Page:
23. defendwikileaks says:

    How sad it is to see the climate in the United States today — the majority is still lock-step in line with the military-industrial complex that President Eisenhower warned us about so many decades ago. I want to make the following points:

    1) First and foremost, there needs to be more discussion about the potentially enormous ethics violations that seem to have been committed at Wired Magazine. Everyone knows Kevin Poulsen & Adrian Lamo are friends. It is obvious they worked their target, Bradley Manning, for days — in co-operation with the FBI and US Army CID. This hearkens back to COINTELPRO tactics. How likely is it that Lamo worked entirely on his own with no involvement from Poulsen, who only found out about it all after-the-fact, in time to “break the story” for Wired? There is no disclosure provided in the original article and it is written as if Poulsen wasn’t involved at all. Could it really be that, in pursuit of breaking a big story, Wired magazine staff helped set up a situation where the FBI/USACID got to use proxy interrogators, who misled a suspect into believing that he was only answering questions from someone he could trust, instead of federal/military law enforcement, without any Constitutional protections in place? This needs to be more critically examined.

    2) Would Lamo have snitched out Daniel Ellsberg in 1970, hypothetically speaking? Based on the justifications he’s publicly offered to date, it seems so. This isn’t something to be admired. The US War Machine rolls on exactly because of mass media complicity, the lack of information about US militarism around the world and the witch-hunt persecution of everyone from the Dixie Chicks to Valerie Plame to Cindy Sheehan to the millions of Americans who protested this war BEFORE it began and were subjected to scrutiny, harassment and intimidation by law enforcement (an under-reported story). In the 70s, the persecution of Daniel Ellsberg only caused support for him to increase. Somehow, it seems like the same will not be true for Bradley Manning unless thoughtful & concerned citizens do something about it.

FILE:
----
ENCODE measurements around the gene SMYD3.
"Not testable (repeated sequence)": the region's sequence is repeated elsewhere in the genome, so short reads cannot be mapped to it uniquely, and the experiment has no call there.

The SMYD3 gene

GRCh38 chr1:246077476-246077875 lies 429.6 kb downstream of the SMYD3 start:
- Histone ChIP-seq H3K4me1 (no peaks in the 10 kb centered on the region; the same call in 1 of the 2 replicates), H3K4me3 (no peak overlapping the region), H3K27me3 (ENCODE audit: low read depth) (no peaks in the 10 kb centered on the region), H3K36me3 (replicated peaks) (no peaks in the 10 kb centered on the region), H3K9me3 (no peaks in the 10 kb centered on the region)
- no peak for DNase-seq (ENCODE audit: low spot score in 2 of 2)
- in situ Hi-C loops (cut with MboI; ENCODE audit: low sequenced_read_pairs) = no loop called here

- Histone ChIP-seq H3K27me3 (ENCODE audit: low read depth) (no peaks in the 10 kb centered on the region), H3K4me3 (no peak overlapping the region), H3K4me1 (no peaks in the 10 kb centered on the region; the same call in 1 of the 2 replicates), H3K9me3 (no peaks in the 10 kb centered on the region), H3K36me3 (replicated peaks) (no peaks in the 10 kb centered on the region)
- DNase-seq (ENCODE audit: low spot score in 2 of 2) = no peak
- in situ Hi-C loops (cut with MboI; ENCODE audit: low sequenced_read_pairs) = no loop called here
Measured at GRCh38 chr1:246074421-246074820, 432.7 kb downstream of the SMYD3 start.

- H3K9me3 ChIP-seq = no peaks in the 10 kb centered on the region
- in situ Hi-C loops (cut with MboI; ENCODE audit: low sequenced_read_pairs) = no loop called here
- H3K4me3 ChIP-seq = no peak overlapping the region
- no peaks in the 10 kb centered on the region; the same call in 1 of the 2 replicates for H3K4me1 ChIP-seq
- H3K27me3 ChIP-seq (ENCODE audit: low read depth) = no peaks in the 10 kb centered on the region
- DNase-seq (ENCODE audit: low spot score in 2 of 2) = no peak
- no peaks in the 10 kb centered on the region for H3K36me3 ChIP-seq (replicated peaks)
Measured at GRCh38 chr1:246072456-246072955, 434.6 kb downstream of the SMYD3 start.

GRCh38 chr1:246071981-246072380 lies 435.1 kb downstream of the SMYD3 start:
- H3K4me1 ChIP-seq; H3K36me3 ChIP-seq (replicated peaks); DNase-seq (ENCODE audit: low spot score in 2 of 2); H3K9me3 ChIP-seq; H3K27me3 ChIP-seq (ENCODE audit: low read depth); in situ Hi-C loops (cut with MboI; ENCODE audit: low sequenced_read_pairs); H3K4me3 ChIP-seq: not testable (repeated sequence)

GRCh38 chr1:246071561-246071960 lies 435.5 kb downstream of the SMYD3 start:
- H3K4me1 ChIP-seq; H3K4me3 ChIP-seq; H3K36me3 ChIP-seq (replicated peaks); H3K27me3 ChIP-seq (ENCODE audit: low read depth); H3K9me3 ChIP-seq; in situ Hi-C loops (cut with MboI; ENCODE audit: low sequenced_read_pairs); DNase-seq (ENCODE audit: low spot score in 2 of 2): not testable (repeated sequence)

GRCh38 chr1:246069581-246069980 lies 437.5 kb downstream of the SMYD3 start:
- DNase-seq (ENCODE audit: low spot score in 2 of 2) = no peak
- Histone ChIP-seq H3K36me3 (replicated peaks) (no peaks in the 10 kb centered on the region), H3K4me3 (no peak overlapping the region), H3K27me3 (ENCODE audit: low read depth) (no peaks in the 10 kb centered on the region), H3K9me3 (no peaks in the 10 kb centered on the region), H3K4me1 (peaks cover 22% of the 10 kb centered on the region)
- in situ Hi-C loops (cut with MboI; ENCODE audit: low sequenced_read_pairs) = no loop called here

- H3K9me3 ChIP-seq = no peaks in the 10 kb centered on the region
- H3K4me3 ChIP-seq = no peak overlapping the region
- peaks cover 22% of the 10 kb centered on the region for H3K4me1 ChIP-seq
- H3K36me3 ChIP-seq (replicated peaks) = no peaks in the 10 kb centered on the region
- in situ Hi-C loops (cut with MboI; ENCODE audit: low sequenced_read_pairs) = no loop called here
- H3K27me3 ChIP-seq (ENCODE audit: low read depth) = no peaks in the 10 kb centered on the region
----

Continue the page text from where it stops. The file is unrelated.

3) We don’t know for sure but Lamo claims that PFC Manning finally decided to be a whistleblower when he was ordered to process the arrest of Iraqi civilians who did nothing more than publish an academic paper about corruption in the Iraqi Provisional Government. He leaked the Collateral Murder video which was so shocking to so many because of how little the US public understands about the US war machine. And, he allegedly leaked diplomatic reports that demonstrate a pattern of lies and, we can only imagine what else. Possibly the details of US support for Middle East dictatorships, Israeli occupation and settlement expansion, etc. In other words, business as usual — just like the US supported dictatorships in Latin America, Southeast Asia, Iran and anywhere that corporate interests demanded market access at gunpoint. Leaking this information is the act of a hero. If only US support of Operation Condor in Latin America had been leaked in 1972 instead of years later.

    4) Now, instead of publishing important leaks and building on the momentum from the Collateral Murder release, key Wikileaks volunteer Julian Assange is on the run from the retaliatory actions of the US State Department, who have a menu of options made possible by years of “extraordinary rendition” kidnappings. Would we even KNOW if US operatives have gotten hold of Assange? Are we supposed to be proud of this global gestapo that was put in place by the Bush Administration and continued by the Obama presidency? Is Lamo proud to have made it all possible?